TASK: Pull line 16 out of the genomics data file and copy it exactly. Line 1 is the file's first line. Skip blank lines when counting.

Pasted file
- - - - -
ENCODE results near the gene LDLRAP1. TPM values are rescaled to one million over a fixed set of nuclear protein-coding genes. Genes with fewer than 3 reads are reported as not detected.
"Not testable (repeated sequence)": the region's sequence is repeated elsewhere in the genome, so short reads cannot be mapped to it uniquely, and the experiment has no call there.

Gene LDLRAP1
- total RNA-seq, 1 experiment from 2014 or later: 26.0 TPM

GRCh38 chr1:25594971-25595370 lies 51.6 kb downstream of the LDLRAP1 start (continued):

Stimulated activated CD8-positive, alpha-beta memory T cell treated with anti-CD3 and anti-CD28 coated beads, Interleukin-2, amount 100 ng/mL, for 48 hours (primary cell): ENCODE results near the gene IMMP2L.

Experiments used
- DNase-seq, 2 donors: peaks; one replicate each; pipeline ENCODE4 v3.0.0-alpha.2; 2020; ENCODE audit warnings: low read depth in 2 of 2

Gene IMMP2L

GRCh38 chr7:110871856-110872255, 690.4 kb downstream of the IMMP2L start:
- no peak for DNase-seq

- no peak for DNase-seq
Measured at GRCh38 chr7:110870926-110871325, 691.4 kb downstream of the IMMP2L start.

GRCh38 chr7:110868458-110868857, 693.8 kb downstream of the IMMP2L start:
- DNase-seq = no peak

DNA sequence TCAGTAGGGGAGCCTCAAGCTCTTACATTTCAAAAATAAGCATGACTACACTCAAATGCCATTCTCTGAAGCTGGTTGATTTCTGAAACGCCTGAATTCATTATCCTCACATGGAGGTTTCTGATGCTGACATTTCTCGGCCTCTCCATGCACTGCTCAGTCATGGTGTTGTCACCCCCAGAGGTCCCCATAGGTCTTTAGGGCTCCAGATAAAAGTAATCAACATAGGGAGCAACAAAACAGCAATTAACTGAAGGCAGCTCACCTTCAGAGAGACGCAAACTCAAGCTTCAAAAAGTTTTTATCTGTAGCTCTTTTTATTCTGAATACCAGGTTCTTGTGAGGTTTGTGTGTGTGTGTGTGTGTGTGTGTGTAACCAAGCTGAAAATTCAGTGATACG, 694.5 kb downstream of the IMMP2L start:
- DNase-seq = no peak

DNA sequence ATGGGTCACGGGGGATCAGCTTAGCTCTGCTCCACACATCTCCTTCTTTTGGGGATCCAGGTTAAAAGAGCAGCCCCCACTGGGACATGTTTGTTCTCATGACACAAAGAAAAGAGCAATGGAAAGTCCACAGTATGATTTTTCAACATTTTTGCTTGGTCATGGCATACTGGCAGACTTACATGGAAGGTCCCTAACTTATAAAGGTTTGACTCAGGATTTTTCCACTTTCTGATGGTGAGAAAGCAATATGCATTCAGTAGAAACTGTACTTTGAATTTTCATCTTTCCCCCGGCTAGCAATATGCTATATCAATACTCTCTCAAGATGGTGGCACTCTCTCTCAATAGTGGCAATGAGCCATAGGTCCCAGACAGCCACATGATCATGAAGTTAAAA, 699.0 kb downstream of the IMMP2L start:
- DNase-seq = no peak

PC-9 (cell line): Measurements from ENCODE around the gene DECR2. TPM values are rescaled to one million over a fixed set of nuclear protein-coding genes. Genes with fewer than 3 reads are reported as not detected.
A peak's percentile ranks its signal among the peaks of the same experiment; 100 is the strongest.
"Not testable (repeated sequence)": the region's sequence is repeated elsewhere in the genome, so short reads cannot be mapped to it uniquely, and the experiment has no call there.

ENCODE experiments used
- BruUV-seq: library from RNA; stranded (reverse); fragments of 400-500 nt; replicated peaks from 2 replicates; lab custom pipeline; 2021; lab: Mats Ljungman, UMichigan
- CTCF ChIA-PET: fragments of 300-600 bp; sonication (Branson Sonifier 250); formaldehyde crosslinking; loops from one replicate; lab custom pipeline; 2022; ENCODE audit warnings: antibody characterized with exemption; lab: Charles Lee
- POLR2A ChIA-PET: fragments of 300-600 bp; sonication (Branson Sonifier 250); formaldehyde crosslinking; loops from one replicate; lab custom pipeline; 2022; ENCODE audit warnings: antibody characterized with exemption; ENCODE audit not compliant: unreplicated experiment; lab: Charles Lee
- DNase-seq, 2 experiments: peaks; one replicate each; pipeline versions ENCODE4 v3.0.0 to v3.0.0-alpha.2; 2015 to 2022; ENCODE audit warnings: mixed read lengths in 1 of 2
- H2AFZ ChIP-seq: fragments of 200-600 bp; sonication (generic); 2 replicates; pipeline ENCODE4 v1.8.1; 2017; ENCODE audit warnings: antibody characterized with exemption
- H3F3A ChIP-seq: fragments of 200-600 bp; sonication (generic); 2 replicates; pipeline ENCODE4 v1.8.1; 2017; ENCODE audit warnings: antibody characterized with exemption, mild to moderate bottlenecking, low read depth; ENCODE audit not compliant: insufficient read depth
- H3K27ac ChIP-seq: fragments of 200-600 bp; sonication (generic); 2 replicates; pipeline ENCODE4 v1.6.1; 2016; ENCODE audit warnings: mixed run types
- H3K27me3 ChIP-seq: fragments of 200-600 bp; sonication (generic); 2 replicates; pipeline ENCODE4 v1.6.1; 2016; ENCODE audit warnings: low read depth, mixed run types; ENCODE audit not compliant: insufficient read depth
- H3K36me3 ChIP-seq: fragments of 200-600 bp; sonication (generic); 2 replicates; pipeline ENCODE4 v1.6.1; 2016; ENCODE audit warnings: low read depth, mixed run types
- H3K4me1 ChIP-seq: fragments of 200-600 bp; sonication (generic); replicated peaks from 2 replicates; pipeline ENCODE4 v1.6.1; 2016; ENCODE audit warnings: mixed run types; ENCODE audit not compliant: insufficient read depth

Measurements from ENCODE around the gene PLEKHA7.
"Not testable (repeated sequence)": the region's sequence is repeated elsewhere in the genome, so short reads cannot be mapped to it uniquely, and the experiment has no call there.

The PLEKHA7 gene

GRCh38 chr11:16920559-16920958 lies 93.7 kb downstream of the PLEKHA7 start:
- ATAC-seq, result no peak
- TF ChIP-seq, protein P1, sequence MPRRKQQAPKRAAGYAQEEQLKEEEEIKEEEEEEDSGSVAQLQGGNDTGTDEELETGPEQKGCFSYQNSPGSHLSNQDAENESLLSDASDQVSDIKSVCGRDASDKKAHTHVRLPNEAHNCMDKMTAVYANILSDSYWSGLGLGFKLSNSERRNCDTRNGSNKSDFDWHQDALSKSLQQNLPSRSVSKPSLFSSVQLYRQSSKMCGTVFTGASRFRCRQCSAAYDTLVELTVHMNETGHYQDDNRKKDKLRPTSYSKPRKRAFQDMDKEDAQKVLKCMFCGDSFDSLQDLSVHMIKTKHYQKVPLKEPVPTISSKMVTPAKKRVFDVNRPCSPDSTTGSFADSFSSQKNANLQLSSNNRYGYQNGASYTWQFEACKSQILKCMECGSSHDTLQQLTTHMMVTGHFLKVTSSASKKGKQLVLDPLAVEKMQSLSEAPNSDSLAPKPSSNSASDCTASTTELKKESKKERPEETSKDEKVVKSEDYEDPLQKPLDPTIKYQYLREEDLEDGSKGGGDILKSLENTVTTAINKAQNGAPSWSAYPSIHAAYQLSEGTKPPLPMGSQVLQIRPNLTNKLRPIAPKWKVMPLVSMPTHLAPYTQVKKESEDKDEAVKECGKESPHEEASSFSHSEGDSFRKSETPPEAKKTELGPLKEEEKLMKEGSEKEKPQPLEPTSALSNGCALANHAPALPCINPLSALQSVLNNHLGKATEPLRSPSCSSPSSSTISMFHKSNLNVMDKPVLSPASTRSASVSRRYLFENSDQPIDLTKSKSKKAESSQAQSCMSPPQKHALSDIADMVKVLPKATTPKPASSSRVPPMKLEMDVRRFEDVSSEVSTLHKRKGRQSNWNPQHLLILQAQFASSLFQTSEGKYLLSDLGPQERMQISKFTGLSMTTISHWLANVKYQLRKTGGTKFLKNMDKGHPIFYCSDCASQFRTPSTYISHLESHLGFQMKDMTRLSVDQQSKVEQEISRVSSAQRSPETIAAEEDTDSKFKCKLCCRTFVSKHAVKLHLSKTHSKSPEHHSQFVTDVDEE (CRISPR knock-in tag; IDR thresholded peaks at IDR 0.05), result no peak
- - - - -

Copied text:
DNA sequence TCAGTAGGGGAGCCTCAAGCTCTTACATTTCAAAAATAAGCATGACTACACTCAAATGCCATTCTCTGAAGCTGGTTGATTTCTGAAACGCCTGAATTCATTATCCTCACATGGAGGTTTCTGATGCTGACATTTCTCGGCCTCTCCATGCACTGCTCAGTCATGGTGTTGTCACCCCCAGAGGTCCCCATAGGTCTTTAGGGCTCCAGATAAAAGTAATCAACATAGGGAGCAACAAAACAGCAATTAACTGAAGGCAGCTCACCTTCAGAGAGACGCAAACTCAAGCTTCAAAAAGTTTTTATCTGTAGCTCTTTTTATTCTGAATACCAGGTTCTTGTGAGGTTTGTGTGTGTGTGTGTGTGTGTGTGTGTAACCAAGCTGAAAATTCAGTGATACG, 694.5 kb downstream of the IMMP2L start: